City Council Closes Internal Affairs to the Public
On Thursday, June 30, the Oakland City Council decided to close Internal Affairs to residents' complaints against police, and consolidate the intake of those complaints at the Citizens' Police Review Board (CPRB) in fiscal year 2012-2013.
This is a decisive victory for PUEBLO as it marks the culmination of a five year campaign that emanated from its 2005 Survey of Oakland Residents' Experiences with Police and the Filing of Complaints. That study showed that 54% of Oakland residents didn't know that Oakland had a civilian oversight agency, and that only 1 in 10 residents who were dissatisfied with their encounter with Oakland police had filed a complaint.
PUEBLO began working with the former police chief and his command staff, with the City Attorney's Office, the City Administrator and others to forge a plan to close Internal Affairs to the public, and re-direct complaints about police to the Citizens' Police Review Board.
In 2009, the City Council voted to adopt this proposal in principle but couldn't identify a funding source. However, with a new Mayor, additional scrutiny on the Oakland Police Department and a fiscal crisis that calls for sworn officers to contribute to public safety rather than do administrative work, it seems the time has come to implement this plan.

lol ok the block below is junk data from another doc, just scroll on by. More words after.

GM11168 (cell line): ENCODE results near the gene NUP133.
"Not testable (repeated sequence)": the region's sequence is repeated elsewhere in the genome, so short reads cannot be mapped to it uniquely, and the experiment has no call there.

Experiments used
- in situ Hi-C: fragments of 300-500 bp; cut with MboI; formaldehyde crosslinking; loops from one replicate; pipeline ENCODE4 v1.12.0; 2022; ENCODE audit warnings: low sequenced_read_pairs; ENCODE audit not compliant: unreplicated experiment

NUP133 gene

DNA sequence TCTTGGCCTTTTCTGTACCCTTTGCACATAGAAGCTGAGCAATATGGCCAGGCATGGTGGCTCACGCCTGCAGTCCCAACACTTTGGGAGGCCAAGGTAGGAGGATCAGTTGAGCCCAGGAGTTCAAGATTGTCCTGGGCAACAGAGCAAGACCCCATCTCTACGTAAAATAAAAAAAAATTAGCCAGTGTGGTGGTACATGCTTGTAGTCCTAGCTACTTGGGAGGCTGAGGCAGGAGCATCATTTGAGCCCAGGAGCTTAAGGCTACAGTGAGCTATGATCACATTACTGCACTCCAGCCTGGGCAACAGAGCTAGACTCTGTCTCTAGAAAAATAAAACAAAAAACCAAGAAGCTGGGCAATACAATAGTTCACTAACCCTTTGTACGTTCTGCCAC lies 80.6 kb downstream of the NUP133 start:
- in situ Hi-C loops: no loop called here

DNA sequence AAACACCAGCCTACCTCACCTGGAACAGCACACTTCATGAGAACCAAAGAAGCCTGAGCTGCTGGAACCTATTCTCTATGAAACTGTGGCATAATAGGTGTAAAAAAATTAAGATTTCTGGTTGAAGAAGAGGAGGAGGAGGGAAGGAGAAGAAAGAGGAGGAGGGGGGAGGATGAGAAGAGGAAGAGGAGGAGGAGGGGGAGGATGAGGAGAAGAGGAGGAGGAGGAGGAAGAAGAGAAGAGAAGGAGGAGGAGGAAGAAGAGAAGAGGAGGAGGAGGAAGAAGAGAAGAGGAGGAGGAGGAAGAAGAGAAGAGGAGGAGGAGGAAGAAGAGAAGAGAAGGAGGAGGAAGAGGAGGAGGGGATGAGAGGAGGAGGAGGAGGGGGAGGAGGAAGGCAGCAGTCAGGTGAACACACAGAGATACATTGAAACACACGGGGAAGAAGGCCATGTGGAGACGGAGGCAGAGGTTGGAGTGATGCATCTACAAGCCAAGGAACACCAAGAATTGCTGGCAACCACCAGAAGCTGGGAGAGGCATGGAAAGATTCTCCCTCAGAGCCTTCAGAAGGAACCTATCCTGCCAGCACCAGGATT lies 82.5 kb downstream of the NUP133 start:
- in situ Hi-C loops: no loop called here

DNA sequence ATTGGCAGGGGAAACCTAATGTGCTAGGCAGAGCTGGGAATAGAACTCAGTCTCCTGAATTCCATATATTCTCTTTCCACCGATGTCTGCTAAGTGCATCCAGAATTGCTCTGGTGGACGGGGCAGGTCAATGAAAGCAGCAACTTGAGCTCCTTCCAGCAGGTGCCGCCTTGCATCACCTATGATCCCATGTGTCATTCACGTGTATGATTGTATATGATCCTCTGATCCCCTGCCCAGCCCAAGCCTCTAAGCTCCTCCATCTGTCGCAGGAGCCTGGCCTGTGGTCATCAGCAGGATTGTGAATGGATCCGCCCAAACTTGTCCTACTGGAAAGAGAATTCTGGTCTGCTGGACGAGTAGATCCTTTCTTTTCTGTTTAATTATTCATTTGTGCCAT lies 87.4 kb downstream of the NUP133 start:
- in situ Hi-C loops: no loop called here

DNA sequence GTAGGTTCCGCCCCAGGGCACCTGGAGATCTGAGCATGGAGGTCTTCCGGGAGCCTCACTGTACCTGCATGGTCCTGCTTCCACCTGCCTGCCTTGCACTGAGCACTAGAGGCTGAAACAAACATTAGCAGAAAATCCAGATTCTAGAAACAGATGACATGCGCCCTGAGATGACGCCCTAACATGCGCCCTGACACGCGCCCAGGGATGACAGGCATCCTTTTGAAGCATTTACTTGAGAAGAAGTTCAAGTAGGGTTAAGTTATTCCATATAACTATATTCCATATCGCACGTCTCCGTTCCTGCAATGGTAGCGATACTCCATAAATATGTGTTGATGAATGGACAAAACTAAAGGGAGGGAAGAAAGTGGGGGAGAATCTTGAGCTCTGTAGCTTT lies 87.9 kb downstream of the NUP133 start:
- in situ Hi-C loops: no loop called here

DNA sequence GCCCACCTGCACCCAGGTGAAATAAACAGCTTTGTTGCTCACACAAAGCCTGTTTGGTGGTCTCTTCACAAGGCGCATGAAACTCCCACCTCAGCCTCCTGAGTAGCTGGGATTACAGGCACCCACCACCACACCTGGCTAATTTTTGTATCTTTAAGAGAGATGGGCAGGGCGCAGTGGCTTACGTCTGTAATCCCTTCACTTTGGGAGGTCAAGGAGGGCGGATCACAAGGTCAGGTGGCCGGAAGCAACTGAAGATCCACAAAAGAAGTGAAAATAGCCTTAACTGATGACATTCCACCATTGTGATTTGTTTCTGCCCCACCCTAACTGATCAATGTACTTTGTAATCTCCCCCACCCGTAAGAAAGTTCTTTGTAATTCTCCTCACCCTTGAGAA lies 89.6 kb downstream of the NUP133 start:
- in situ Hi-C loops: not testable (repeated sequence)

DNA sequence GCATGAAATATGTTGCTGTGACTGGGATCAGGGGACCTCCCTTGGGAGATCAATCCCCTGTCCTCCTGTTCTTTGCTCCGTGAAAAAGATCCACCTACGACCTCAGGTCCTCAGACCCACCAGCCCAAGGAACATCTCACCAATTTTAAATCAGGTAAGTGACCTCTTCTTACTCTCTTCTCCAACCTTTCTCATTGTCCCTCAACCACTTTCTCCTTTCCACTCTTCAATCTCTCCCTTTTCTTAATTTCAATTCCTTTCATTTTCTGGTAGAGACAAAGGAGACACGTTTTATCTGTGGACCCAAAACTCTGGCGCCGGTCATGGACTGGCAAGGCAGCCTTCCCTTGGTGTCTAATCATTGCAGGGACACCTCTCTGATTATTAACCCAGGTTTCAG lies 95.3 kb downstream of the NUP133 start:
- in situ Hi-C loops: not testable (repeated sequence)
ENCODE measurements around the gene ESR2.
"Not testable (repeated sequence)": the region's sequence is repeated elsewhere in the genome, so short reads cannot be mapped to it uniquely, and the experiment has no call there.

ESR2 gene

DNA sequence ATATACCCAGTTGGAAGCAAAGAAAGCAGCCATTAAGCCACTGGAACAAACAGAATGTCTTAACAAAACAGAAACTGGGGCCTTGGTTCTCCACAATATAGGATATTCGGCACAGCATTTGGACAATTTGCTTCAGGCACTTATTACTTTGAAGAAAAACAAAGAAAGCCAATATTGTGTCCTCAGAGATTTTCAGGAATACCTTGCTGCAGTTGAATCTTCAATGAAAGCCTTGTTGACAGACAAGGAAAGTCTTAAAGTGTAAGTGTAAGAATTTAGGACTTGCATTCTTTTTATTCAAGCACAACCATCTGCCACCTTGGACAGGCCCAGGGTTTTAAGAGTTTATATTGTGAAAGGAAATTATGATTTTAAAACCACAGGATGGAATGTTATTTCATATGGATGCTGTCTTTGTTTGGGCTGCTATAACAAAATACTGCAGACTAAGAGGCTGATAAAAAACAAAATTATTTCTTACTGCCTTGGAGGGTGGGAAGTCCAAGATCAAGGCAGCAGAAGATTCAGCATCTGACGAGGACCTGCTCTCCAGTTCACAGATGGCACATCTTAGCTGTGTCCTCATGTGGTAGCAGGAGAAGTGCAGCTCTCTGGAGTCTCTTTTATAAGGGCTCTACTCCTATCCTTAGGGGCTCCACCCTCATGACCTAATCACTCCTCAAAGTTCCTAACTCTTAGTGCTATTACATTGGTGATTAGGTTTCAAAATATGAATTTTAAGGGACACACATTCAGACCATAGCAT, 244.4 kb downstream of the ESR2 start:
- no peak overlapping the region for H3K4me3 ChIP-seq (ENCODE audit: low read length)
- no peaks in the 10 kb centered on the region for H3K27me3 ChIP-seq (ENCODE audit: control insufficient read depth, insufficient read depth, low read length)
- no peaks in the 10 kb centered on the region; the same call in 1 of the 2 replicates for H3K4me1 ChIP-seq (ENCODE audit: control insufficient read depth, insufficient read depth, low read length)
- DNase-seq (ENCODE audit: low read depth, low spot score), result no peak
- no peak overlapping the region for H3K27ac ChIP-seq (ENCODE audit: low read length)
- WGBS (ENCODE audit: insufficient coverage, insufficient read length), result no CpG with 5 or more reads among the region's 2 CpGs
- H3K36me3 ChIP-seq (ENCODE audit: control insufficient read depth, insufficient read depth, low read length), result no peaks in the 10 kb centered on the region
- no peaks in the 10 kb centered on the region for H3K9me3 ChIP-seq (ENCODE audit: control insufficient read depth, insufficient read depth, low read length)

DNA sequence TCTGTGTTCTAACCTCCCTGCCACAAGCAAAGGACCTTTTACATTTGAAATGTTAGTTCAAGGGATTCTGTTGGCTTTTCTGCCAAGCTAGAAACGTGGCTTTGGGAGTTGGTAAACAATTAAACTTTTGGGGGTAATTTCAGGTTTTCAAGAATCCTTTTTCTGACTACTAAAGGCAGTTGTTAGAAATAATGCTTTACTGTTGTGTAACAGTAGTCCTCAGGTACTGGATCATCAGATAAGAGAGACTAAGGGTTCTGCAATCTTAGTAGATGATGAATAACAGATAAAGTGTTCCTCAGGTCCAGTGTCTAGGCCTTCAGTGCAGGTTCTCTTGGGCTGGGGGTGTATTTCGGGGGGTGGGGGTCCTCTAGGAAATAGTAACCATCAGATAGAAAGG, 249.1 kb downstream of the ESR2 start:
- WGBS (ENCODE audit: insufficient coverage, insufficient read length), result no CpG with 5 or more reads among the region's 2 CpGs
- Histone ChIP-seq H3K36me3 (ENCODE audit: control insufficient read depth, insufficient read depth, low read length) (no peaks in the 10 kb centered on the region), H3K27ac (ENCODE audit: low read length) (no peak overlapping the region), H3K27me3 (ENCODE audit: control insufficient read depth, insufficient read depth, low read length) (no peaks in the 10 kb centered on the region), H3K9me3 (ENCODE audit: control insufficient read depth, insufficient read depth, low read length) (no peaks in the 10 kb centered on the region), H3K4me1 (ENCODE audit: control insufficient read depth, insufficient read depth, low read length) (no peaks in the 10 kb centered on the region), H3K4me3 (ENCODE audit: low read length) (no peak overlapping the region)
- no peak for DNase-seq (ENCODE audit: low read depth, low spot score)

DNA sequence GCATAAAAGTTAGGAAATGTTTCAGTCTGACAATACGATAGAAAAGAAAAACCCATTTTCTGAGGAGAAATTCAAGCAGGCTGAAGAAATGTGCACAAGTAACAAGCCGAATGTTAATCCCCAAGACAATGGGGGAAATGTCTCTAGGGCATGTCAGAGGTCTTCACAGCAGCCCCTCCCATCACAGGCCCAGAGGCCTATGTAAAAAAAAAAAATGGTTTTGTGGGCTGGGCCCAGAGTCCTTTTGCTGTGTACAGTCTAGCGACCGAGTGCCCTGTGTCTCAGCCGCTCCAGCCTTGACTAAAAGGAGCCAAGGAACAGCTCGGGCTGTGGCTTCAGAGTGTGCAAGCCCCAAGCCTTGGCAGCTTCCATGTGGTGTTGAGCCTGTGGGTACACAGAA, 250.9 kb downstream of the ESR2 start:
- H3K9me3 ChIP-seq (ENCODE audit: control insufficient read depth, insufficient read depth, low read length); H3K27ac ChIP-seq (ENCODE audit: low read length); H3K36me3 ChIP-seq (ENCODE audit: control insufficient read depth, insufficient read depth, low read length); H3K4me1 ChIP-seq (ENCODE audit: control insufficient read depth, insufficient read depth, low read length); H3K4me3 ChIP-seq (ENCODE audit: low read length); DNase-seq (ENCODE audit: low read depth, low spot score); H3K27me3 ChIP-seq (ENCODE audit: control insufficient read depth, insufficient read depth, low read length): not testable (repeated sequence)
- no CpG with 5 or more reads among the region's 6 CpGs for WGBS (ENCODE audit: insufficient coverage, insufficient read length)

Since January, PUEBLO has been joined in this effort by a diverse coalition of organizations in Oakland, including the ACLU, the Oakland Black Caucus, the American Friends Service Committee, OCO, the Oscar Grant Foundation and many others, who joined in the effort to see this plan adopted in the new budget.
PUEBLO hopes to keep this coalition and momentum alive and forge new breakthroughs in achieving a more robust system of police accountability in Oakland.